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$$\Rightarrow E=\int dE\mathrm{cos}\theta $$
$$\Rightarrow E=\int \frac{Gdm\mathrm{cos}\theta}{\left({a}^{2}+{r}^{2}\right)}$$
The trigonometric ratio “cosθ” is a constant for all points on the ring. Taking out cosine ratio and other constants from the integral,
$$\Rightarrow E=\frac{G\mathrm{cos}\theta}{\left({a}^{2}+{r}^{2}\right)}\int dm$$
Integrating for m = 0 to m = M, we have :
$$\Rightarrow E=\frac{GM\mathrm{cos}\theta}{\left({a}^{2}+{r}^{2}\right)}$$
From triangle OAP,
$$\Rightarrow \mathrm{cos}\theta =\frac{r}{{\left({a}^{2}+{r}^{2}\right)}^{\frac{1}{2}}}$$
Substituting for “cosθ” in the equation ,
$$\Rightarrow E=\frac{GMr}{{\left({a}^{2}+{r}^{2}\right)}^{\frac{3}{2}}}$$
For r = 0, E = 0. The gravitation field at the center of ring is zero. This result is expected also as gravitational fields due to two diametrically opposite equal elemental mass are equal and opposite and hence balances each other.
We can get the maximum value of gravitational field by differentiating its expression w.r.t linear distance and equating the same to zero,
$$\frac{dE}{dr}=0$$
This yields,
$$\Rightarrow r=\frac{a}{\sqrt{2}}$$
Substituting in the expression of gravitational field, the maximum field strength due to a circular ring is :
$$\Rightarrow {E}_{\mathrm{max}}=\frac{GMa}{{2}^{\frac{1}{2}}{\left({a}^{2}+\frac{{a}^{2}}{2}\right)}^{\frac{3}{2}}}=\frac{GMa}{3\sqrt{3}{a}^{2}}$$
The plot of gravitational field with axial distance shows the variation in the magnitude,
The spherical shell of radius “a” and mass “M” can be considered to be composed of infinite numbers of thin rings. We consider one such ring of infinitesimally small thickness “dx” as shown in the figure. We derive the required expression following the sequence of steps as outlined here :
(i) Determine mass of the elemental ring in terms of the mass of shell and its surface area.
$$dm=\frac{M}{4\pi {a}^{2}}X2\pi a\mathrm{sin}\alpha dx=\frac{Ma\mathrm{sin}\alpha dx}{2{a}^{2}}$$
From the figure, we see that :
$$dx=ad\alpha $$
Putting these expressions,
$$\Rightarrow dm=\frac{Ma\mathrm{sin}\alpha dx}{2{a}^{2}}=\frac{Ma\mathrm{sin}\alpha ad\alpha}{2{a}^{2}}=\frac{M\mathrm{sin}\alpha d\alpha}{2}$$
(ii) Write expression for the gravitational field due to the elemental ring. For this, we employ the formulation derived earlier for the ring,
$$\Rightarrow dE=\frac{Gdm\mathrm{cos}\theta}{{AP}^{2}}$$
Putting expression for elemental mass,
$$\Rightarrow dE=\frac{GM\mathrm{sin}\alpha d\alpha \mathrm{cos}\theta}{2{y}^{2}}$$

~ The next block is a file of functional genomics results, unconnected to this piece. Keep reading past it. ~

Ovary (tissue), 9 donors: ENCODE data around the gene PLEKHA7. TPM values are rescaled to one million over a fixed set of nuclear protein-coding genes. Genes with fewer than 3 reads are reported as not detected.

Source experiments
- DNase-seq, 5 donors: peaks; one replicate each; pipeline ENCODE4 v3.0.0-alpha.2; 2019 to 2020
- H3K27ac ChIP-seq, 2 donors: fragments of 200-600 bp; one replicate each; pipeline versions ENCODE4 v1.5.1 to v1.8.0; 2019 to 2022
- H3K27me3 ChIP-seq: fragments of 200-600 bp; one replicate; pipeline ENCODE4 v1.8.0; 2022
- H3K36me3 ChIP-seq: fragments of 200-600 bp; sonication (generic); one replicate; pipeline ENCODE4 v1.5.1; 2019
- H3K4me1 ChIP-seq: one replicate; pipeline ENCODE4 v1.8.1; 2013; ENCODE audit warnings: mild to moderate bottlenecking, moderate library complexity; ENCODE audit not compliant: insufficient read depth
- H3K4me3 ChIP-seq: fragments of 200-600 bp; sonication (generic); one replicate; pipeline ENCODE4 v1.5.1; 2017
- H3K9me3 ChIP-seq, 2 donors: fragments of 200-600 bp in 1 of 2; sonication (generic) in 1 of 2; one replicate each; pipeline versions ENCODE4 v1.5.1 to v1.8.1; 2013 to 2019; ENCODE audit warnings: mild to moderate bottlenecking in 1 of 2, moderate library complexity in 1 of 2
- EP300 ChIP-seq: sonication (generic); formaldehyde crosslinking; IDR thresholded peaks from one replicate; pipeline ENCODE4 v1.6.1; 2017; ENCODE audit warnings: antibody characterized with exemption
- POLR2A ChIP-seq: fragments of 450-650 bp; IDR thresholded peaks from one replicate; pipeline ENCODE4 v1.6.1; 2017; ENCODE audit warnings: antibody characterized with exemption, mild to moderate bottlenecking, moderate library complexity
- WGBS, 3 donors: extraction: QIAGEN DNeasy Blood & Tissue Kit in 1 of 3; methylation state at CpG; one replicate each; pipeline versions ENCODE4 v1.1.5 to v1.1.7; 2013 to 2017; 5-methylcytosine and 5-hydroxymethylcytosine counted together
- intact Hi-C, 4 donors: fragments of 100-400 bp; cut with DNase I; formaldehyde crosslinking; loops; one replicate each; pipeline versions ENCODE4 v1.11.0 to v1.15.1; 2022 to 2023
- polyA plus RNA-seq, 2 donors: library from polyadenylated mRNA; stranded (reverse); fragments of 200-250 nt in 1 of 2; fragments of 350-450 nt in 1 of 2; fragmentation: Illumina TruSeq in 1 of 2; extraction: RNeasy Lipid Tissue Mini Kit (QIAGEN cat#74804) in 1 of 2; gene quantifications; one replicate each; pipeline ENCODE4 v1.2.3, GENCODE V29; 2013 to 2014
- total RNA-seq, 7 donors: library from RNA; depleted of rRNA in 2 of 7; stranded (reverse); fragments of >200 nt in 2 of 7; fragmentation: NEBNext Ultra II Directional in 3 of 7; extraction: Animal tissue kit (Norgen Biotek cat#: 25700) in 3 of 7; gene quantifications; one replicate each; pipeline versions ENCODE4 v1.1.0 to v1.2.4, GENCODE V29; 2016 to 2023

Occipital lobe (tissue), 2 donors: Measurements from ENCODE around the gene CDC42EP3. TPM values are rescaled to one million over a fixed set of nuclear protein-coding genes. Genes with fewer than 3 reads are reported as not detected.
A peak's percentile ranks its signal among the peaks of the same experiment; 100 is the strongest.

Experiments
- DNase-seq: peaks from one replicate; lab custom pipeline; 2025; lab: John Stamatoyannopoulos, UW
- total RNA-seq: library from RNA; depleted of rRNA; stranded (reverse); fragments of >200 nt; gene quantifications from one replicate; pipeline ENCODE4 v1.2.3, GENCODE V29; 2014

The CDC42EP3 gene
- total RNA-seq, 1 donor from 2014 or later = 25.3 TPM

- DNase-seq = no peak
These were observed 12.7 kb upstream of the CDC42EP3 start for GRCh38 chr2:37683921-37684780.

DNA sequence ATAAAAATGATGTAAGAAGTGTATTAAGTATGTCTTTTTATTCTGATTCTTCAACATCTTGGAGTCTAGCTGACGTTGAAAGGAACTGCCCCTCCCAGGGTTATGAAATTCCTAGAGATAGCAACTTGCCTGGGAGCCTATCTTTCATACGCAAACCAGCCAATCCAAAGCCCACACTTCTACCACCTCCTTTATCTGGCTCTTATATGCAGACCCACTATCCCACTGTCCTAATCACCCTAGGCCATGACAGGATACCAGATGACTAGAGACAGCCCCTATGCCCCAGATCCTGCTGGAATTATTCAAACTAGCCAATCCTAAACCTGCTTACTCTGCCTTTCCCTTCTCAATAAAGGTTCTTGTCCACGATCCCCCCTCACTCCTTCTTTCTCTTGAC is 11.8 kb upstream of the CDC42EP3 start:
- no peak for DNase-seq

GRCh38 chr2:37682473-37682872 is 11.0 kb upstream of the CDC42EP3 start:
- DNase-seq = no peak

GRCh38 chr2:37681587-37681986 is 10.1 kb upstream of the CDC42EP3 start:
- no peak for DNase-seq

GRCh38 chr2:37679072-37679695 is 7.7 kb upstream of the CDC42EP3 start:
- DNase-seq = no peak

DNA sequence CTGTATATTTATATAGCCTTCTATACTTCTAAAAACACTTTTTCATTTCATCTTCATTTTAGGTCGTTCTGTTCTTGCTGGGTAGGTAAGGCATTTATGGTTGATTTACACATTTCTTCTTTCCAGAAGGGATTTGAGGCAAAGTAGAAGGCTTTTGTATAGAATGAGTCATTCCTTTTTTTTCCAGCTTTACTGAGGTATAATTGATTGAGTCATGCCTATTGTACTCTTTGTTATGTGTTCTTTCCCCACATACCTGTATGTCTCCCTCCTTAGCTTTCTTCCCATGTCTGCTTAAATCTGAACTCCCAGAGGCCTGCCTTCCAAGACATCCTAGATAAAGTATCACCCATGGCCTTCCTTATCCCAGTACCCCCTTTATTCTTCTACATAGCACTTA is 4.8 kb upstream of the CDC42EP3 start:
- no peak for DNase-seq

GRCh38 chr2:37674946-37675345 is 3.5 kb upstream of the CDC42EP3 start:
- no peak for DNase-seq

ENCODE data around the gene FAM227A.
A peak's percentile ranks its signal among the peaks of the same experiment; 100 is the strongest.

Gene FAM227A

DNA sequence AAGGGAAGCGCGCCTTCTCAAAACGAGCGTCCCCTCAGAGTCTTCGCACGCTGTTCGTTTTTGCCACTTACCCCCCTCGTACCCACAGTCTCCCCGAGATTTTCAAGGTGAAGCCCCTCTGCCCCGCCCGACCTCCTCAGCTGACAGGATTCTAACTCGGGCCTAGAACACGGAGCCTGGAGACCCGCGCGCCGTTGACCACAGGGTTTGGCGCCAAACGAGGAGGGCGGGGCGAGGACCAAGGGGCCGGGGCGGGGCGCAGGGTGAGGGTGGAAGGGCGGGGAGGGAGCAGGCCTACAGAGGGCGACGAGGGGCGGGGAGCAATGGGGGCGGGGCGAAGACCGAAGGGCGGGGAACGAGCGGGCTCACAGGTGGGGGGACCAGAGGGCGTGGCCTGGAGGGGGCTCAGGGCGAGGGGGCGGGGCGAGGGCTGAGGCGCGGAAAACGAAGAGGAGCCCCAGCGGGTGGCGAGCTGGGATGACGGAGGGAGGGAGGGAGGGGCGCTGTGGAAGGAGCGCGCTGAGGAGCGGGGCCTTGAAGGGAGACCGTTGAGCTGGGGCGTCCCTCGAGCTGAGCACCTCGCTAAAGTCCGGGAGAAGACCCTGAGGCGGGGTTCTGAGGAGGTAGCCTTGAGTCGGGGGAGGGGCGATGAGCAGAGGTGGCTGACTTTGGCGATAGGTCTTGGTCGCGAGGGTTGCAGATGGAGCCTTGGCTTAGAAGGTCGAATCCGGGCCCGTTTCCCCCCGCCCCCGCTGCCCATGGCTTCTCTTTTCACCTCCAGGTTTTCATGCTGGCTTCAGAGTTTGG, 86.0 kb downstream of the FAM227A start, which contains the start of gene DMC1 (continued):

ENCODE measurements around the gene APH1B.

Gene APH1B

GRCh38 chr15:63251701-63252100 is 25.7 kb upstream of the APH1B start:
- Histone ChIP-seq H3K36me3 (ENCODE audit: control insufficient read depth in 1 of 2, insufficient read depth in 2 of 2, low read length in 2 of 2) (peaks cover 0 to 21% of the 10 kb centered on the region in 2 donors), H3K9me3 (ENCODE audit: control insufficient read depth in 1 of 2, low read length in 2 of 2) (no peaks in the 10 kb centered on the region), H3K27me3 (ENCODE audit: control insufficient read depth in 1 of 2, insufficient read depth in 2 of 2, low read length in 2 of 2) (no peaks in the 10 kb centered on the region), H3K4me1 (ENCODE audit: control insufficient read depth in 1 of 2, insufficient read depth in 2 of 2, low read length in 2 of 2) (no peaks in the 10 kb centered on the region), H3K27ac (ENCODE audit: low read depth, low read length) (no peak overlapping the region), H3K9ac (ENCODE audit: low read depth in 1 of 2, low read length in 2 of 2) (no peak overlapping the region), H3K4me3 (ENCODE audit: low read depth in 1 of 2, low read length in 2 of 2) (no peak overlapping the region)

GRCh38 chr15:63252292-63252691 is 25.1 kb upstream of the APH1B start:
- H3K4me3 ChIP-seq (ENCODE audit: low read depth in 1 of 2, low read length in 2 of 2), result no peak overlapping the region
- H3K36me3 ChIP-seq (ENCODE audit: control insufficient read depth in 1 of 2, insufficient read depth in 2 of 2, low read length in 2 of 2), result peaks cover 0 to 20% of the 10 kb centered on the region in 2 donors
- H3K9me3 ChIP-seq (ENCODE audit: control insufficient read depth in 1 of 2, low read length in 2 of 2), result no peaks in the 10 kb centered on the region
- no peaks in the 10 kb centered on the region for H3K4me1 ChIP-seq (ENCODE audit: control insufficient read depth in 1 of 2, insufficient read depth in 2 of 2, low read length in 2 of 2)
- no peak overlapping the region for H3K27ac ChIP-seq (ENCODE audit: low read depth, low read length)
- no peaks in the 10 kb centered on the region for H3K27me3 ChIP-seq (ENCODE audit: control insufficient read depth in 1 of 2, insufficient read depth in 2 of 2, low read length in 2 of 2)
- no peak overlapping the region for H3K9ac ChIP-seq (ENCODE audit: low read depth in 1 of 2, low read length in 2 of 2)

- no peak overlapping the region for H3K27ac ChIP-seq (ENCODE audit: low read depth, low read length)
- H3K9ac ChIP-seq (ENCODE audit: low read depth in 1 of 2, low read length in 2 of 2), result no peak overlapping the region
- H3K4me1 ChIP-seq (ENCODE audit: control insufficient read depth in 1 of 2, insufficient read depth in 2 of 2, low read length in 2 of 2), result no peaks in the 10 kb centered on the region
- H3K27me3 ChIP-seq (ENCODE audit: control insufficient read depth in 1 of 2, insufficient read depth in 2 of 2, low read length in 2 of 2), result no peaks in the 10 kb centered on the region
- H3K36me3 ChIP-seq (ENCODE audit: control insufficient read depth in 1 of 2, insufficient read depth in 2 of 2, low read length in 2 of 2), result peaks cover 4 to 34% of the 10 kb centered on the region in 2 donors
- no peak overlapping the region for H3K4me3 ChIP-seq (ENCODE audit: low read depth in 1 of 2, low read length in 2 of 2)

(v) Set up integral for the whole disc
We see here that gravitational fields due to all concentric rings are directed towards the center of spherical shell along the axis.
$$\Rightarrow E=GM\int \frac{\mathrm{sin}\alpha \mathrm{cos}\theta d\alpha}{2{y}^{2}}$$
The integral expression has three varibles "α","θ" and "y".Clearly, we need to express variables in one variable “x”. From triangle, OAP,
$$\Rightarrow {y}^{2}={a}^{2}+{r}^{2}-2ar\mathrm{cos}\alpha $$
Differentiating each side of the equation,
$$\Rightarrow 2ydy=2ar\mathrm{sin}\alpha d\alpha $$
$$\Rightarrow \mathrm{sin}\alpha d\alpha =\frac{ydy}{ar}$$
Again from triangle OAP,
$$\Rightarrow {a}^{2}={y}^{2}+{r}^{2}-2yr\mathrm{cos}\theta $$
$$\Rightarrow \mathrm{cos}\theta =\frac{{y}^{2}+{r}^{2}-{a}^{2}}{2yr}$$
Putting these values in the integral,
$$\Rightarrow E=GM\int \frac{dy\left({y}^{2}+{r}^{2}-{a}^{2}\right)}{4a{r}^{2}{y}^{2}}$$
$$\Rightarrow E=GM\int \frac{dy}{4a{r}^{2}}\left(1-\frac{{a}^{2}-{r}^{2}}{{y}^{2}}\right)$$
We shall decide limits of integration on the basis of the position of point “P” – whether it lies inside or outside the shell. Integrating expression on right side between two general limits, initial ( ${L}_{1}$ ) and final ( ${L}_{2}$ ),
$$\Rightarrow E=GM\underset{{L}_{1}}{\overset{{L}_{2}}{\int}}\frac{dy}{4a{r}^{2}}\left(1-\frac{{a}^{2}-{r}^{2}}{{y}^{2}}\right)$$
$$\Rightarrow E=\frac{GM}{4a{r}^{2}}[y+\frac{{a}^{2}-{r}^{2}}{y}\underset{{L}_{1}}{\overset{{L}_{2}}{]}}$$
Case 1 : The point “P” lies outside the shell. The total gravitational field is obtained by integrating the integral from y = r-a to y = r+a,
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